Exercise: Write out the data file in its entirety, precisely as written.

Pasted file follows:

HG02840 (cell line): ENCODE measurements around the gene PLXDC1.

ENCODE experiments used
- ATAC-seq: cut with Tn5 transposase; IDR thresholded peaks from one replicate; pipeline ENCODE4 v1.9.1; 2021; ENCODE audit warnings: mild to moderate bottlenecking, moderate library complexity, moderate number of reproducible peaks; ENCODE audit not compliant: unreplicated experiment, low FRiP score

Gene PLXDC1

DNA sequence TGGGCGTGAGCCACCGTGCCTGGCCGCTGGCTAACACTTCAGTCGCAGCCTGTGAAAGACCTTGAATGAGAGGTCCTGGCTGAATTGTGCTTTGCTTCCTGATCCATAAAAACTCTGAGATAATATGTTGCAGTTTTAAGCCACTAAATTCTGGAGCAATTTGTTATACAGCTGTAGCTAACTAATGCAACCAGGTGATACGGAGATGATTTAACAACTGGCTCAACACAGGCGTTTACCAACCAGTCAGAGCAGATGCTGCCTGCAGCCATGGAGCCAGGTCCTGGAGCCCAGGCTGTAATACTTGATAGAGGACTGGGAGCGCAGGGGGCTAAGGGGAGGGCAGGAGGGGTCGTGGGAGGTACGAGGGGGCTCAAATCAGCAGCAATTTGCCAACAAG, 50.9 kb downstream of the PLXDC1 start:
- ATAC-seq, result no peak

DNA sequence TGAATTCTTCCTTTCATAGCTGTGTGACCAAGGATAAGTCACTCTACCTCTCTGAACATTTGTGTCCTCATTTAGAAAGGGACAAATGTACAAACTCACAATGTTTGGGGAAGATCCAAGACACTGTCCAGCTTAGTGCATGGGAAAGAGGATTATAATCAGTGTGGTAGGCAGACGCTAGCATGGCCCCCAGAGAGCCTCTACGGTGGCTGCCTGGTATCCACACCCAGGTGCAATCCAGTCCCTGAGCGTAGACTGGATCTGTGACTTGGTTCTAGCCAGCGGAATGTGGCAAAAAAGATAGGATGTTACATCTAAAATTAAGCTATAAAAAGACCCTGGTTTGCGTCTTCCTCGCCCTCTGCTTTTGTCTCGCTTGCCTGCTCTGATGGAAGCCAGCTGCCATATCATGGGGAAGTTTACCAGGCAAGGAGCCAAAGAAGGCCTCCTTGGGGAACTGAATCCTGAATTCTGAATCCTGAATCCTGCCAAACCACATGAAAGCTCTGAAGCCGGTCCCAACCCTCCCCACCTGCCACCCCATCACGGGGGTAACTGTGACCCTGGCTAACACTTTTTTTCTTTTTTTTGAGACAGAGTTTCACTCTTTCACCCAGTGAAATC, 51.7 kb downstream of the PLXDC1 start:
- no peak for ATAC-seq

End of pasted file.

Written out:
HG02840 (cell line): ENCODE measurements around the gene PLXDC1.

ENCODE experiments used
- ATAC-seq: cut with Tn5 transposase; IDR thresholded peaks from one replicate; pipeline ENCODE4 v1.9.1; 2021; ENCODE audit warnings: mild to moderate bottlenecking, moderate library complexity, moderate number of reproducible peaks; ENCODE audit not compliant: unreplicated experiment, low FRiP score

Gene PLXDC1

DNA sequence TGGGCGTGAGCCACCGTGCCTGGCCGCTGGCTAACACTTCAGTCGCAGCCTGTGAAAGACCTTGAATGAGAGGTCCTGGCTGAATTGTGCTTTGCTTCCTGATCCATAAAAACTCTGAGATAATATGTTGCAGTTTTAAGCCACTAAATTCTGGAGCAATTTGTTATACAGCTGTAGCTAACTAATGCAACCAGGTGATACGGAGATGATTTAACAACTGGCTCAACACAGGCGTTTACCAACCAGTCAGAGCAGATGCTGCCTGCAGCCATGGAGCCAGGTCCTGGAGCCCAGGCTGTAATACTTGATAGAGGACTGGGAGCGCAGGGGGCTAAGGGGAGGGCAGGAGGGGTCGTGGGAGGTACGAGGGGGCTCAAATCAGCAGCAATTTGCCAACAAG, 50.9 kb downstream of the PLXDC1 start:
- ATAC-seq, result no peak

DNA sequence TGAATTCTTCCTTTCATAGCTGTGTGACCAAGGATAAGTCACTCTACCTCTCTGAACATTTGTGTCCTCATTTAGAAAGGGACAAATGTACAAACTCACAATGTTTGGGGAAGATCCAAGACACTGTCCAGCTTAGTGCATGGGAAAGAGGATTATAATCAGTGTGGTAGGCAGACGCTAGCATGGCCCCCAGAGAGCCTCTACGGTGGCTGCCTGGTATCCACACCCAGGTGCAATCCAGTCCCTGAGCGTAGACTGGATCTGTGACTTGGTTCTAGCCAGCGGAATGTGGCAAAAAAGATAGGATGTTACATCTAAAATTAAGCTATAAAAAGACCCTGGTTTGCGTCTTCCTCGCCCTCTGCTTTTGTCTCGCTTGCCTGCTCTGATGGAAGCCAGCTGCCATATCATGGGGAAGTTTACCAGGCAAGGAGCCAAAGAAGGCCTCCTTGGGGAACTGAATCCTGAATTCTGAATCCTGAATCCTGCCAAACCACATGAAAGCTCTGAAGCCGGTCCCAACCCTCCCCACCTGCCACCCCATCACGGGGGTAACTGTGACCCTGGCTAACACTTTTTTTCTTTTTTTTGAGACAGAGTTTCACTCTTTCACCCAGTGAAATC, 51.7 kb downstream of the PLXDC1 start:
- no peak for ATAC-seq